Create a budgeting system and setting up automated reminders to help keep spending in check

10. Keep Up with Financial Trends

Review financial statements and study trends in the industry to help identify areas of improvement or opportunities for growth regularly. 

11. Keep Track of Miscellaneous Expenses

Don't forget miscellaneous expenses. Examples of these expenses are fees for transportation, court filings, expert witnesses, transcripts, medical records, etc. 

How Accounting for Law Firm Can Benefit Your Business?

Although the basic principles behind accountancy and bookkeeping are easy to grasp, the execution of both requires time. That's why law firms employ dedicated professionals and software to handle financial matters for their businesses. Doing so provides them with the following benefits:

It Keeps Your Law Firm Compliant

Law firms are under a particular duty to maintain compliance at many levels, most notably with regard to client funds and other financial matters. They also face tax-compliance issues at the state and federal levels and municipal taxes.

Legislative bodies, the American Bar Association, and state bar associations have created protective rules stipulating how lawyers carry out their duties to their clients.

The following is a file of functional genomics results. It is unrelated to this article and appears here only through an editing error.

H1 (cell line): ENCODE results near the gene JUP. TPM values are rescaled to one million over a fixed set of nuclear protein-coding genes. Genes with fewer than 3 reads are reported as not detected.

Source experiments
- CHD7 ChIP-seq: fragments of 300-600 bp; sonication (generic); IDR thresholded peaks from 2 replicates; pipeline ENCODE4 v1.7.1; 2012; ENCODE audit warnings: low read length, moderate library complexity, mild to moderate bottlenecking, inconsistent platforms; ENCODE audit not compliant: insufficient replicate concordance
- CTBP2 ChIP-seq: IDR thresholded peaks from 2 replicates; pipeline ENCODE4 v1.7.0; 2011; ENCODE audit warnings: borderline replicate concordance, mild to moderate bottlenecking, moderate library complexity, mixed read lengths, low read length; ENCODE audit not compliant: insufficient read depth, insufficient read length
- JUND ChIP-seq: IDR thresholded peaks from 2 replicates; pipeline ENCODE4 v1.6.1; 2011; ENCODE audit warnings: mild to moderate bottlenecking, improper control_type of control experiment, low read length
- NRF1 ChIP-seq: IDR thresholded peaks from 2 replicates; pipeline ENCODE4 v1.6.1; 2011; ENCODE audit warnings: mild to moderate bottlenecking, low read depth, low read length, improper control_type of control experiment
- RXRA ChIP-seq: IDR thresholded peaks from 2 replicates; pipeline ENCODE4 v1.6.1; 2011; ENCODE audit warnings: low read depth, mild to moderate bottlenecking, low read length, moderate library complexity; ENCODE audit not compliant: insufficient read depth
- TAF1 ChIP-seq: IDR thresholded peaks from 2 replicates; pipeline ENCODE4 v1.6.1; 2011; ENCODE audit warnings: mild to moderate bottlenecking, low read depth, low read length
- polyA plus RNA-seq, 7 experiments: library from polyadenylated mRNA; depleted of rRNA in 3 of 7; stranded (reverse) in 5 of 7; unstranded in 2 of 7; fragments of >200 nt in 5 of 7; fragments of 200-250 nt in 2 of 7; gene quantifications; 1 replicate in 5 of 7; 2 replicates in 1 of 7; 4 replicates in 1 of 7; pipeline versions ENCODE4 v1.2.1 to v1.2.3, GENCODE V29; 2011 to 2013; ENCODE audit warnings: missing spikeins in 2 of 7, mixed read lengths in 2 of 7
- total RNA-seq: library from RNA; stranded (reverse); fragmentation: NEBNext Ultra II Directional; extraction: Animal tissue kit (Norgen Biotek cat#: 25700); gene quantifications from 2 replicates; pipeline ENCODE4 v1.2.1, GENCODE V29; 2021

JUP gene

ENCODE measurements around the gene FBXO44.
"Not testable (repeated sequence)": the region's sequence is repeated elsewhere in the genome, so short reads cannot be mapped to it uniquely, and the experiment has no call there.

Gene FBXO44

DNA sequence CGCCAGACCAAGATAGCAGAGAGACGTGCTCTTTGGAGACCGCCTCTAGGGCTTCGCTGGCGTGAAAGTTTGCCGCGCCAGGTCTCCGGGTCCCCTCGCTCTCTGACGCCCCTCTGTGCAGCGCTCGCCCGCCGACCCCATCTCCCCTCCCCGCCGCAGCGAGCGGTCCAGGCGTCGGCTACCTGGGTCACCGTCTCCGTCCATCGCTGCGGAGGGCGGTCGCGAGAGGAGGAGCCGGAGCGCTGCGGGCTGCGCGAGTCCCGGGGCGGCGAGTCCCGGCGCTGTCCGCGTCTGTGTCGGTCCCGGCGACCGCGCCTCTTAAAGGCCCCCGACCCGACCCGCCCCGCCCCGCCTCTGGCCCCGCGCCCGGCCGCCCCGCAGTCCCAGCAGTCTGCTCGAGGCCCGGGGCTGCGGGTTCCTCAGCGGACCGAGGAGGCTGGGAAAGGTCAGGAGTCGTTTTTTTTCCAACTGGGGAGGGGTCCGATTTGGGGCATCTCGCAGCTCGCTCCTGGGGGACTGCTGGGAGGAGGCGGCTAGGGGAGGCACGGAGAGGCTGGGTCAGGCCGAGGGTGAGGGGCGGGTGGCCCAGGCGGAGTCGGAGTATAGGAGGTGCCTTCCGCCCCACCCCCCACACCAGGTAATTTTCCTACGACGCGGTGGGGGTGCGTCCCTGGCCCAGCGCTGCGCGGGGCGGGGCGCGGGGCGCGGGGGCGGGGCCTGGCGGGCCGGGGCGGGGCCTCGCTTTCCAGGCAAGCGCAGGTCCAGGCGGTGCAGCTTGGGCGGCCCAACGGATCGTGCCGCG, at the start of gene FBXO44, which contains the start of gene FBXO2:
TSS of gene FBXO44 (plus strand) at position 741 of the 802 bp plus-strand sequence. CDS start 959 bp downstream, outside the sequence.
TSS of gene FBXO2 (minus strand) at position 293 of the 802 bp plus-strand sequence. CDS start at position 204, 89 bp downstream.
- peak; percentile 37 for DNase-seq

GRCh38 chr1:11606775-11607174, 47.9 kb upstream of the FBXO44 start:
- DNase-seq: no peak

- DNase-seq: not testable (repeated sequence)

It Helps You Grow

A strong accounting practice will also allow you to plan strategically for the future. Clearly presented financial data will help you identify areas in your business accounts that may need tweaking for optimal functionality. This data will also aid in determining the financial feasibility of planned projects or actions, such as taking on a particular client, hiring more staff, or acquiring real estate and other assets.

To learn more about financial management and law firm growth, watch our podcast, where Sasha Berson and Ryan Kimler discuss increasing a law firm's revenue by optimizing numbers.

You Always Know Where Your Money Is

Successful law firms know everything about their money, from where it came from to where it will go. If you don't have a strong accounting practice handling your affairs, you might be surprised at all the expenses you incur and pay each month. You may also be surprised by how much revenue comes in.

It Protects Your Reputation

It takes years to build a strong attorney reputation and one second to destroy it. Law firms are held to a high standard and suffer greatly when errors occur, even when the errors are unintentional and understandable. Law firm accounting helps you keep your firm's name reputable and clean.

Mistakes to Avoid in Law Firm Accounting and Financial Management

Accounting and financial management mistakes can threaten the well-being of any law firm. Fortunately, you can easily avoid many of them if you know which types of errors are the most common.

Not Distinguishing Between Revenue and Income